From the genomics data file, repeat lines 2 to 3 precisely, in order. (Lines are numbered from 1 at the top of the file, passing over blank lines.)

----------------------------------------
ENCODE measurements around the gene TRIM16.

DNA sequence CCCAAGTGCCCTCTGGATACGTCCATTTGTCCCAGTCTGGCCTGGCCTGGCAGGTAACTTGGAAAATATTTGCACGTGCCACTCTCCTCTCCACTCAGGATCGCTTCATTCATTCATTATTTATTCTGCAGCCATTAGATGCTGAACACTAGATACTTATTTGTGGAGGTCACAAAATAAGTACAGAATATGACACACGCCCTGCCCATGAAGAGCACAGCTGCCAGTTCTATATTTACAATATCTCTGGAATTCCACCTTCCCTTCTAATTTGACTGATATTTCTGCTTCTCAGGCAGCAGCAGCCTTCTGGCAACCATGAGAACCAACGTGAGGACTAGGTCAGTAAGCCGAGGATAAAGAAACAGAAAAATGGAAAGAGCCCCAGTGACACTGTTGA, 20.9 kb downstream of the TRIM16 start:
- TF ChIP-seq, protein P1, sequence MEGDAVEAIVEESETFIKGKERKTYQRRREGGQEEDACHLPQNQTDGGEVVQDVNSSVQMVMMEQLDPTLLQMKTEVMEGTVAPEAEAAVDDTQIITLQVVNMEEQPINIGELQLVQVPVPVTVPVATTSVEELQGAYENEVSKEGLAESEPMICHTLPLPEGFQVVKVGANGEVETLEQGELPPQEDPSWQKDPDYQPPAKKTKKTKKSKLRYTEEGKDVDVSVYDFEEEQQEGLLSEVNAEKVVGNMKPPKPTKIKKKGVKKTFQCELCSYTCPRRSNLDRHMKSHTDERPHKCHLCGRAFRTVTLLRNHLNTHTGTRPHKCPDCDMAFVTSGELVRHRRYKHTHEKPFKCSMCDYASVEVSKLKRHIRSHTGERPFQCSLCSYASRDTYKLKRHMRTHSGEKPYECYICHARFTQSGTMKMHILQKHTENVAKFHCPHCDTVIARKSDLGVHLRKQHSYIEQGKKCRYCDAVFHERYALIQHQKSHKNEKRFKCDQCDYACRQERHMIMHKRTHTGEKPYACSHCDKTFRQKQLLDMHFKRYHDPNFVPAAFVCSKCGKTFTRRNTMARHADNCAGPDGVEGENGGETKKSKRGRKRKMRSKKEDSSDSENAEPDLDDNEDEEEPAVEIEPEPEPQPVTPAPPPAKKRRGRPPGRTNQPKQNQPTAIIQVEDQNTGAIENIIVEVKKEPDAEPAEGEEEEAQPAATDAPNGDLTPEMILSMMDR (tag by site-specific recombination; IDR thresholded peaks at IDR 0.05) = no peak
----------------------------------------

DNA sequence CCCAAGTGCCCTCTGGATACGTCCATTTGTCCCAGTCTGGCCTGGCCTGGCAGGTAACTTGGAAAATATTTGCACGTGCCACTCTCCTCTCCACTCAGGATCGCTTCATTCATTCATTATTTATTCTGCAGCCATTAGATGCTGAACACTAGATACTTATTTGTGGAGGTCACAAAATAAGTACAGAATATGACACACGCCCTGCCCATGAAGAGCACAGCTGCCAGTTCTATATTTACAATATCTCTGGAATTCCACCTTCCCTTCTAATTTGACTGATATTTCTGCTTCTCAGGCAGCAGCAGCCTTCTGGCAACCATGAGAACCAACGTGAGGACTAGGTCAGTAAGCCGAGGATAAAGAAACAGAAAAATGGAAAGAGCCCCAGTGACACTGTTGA, 20.9 kb downstream of the TRIM16 start:
- TF ChIP-seq, protein P1, sequence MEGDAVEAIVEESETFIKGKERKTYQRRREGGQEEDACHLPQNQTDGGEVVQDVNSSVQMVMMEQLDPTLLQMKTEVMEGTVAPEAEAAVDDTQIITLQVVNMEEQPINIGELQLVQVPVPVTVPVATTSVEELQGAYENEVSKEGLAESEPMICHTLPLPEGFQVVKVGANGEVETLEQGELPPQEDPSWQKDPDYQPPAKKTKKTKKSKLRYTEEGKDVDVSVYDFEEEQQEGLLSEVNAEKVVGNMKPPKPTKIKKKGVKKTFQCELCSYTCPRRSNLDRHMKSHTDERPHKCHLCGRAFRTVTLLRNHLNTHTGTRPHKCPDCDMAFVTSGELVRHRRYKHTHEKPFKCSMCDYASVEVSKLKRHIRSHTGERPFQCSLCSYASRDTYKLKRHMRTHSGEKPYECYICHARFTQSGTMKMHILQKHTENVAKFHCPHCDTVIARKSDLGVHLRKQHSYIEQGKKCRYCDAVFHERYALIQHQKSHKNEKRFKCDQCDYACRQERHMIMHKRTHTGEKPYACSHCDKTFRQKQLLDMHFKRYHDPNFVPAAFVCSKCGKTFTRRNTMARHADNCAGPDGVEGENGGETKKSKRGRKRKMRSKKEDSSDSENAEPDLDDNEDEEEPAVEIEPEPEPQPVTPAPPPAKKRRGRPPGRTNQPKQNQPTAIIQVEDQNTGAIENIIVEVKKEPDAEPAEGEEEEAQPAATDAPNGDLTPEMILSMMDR (tag by site-specific recombination; IDR thresholded peaks at IDR 0.05) = no peak